The TAD fabric runs through a so-called TAD drum (in the depicted embodiment two drums) partly enclosed by a hood. In the embodiment of FIG. 1, hot air is blown from the hoods through the web into the TAD drum. The direction of blowing the hot air is shown in FIG. 1 by means of arrows. However, the direction of blowing the hot air can also be the other way round, i.e. the hot air may be blown from the drum through the web to the hood. This process of blowing hot air through the web gives this drying method its name TAD (through air drying). By means of this process, the wet-formed pattern imparted by the TAD fabric on the external surface/surfaces is fixed.

According to one possible embodiment, the web subsequently is transferred to a section III by means of a pressure roller using minimal pressure to a Yankee cylinder 8, where the web is further dried by means of drying hoods or a drying hood 9 and the wet-formed pattern is intensified by enhancing the density of the pattern portions having already high density, because the fabric knuckles are pressed against the yankee cylinder with the web positioned therebetween. According to section IV at the discharge end of the Yankee cylinder a so-called creping doctor 10 may also be provided so as to crepe the web at this position.

Finally, the web is wound in the winding section V.

The Manufacturing process of the tissue paper web is not described in more detail, because the process as such, as well as the apparatuses are well known in the art.

FIG. 2 shows according to one of the plurality of embodiments the structure and the configuration of a TAD fabric 5 in a perspective view that may serve as a master for the wet-formed pattern to be imitated. The TAD fabric 5 in the shown embodiment is woven and consists of warp yarns 12 and weft yarns 13. In the shown embodiment the yarn 12 runs alternately over three weft yarns and under two weft yarns. The warp yarns 12 run in parallel to the machine direction MD, whereas the weft yarns 13 run in the cross machine direction CMD, i.e. perpendicular to the machine direction. In regard of the orientation of the weft and warp yarns, an aberration of approximately 10° may be present.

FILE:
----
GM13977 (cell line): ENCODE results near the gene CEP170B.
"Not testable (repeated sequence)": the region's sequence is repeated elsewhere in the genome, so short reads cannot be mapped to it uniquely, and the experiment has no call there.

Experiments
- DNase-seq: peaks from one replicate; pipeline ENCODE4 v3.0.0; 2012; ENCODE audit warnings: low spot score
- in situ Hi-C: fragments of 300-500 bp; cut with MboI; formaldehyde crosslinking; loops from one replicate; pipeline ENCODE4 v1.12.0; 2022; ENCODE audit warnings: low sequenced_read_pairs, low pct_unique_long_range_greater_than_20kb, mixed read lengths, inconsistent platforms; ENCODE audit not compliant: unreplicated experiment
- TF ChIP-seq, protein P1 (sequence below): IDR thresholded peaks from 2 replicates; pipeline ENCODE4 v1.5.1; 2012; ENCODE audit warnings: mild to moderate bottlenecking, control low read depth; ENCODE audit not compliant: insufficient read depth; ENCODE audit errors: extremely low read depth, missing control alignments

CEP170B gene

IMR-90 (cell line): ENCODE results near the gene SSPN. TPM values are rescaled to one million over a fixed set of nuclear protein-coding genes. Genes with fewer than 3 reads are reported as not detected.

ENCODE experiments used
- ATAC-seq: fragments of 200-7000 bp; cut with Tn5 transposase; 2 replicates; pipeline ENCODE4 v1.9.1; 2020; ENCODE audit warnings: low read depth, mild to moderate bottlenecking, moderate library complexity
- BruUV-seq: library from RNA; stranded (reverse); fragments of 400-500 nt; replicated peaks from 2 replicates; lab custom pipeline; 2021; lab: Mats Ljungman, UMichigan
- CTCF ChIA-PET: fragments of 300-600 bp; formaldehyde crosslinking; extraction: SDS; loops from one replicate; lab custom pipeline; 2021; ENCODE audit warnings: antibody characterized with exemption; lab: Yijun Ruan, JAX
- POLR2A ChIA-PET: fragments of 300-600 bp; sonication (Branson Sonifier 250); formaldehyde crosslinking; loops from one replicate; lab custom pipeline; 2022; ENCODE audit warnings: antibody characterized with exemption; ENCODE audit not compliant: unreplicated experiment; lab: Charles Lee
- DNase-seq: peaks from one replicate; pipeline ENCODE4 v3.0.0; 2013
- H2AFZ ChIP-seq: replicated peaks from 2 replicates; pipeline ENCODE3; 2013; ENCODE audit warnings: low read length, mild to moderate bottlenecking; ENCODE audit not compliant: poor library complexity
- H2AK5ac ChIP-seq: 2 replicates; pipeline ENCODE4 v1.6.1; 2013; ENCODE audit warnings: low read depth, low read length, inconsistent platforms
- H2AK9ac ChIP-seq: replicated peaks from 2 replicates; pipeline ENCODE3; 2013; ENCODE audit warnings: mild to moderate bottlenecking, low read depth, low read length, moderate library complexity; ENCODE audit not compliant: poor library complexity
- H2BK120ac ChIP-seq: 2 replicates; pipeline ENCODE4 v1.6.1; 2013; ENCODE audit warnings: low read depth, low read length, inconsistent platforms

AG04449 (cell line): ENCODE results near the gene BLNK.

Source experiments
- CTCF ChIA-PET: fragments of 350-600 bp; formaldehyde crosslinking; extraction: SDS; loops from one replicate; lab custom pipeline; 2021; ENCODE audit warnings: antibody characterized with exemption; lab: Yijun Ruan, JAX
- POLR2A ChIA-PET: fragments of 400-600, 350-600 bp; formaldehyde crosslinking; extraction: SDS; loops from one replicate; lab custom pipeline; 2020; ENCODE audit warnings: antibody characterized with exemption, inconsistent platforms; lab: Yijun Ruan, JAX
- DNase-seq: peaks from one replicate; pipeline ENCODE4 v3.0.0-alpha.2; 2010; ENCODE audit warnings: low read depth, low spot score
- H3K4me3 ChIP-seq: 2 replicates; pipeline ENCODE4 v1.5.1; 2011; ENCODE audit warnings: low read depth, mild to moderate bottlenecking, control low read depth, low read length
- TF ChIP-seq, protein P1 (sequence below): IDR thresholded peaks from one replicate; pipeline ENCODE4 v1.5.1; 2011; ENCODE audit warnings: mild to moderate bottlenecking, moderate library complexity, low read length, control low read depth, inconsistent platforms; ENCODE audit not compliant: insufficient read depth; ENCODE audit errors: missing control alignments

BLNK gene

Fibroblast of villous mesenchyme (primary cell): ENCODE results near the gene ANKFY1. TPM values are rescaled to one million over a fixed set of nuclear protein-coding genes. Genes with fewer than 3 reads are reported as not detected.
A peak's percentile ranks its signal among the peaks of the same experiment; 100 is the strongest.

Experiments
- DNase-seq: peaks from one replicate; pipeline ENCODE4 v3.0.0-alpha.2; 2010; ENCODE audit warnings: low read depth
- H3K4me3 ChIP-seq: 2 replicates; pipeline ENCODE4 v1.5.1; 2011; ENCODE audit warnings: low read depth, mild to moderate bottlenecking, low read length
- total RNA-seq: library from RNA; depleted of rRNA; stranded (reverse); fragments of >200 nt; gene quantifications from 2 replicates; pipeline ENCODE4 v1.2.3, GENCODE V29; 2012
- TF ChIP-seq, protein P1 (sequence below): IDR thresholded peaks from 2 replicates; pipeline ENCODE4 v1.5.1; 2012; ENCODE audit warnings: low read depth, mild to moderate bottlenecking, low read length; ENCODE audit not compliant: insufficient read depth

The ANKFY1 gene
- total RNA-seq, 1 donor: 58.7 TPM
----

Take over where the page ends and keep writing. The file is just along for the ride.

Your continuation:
As it is clearly derivable from FIG. 2, the warp yarns 12 are spaced apart from each other perpendicular to the machine direction, i.e. in the cross machine direction, whereas the weft yarns 13 are spaced apart from each other parallel to the machine direction. Further, it is apparent from FIG. 2 that the portions of the warp yarns 12, which run over the weft yarns 13, i.e. the knuckles, line up in a row angled to the machine direction MD. For example, the knuckles 12a to 12e formed by the warp yarns form a diagonal angled to the machine direction MD. In other words a first knuckle 12a together with a second knuckle adjacent thereto in the cross machine direction, e.g. 12b, form a line angled to the machine direction. In the same way other diagonals are formed in other angles to MD by combining knuckles in another way.

Also, pockets 13a are formed in the sections in which the warp yarns 12 run under two weft yarns 13.

Though FIG. 2 only shows a perspective view of a TAD fabric 5, which serves as a master for an embossing pattern of the apparatus in accordance with the present invention, one embodiment of the inventive embossing pattern based on this depicted TAD fabric would substantially look the same except that compared to a woven fabric no apertures were present.

Consequently, also a schematic plan view as shown in FIG. 3 on a TAD fabric, which serves as master for the surface of the embossing roller of the present invention would be the same as the plan view of the embossing pattern according to the present invention developed into a surface plane. In this context, “developed into a surface plane” means that the pattern of the embossing roller being in general cylindrical, so that the pattern is arcuate, is illustrated in a plane, rather than being arcuate.

In the following, the basic idea of the present invention is explained by means of one preferred embodiment of the present invention referring to FIGS. 3 to 5.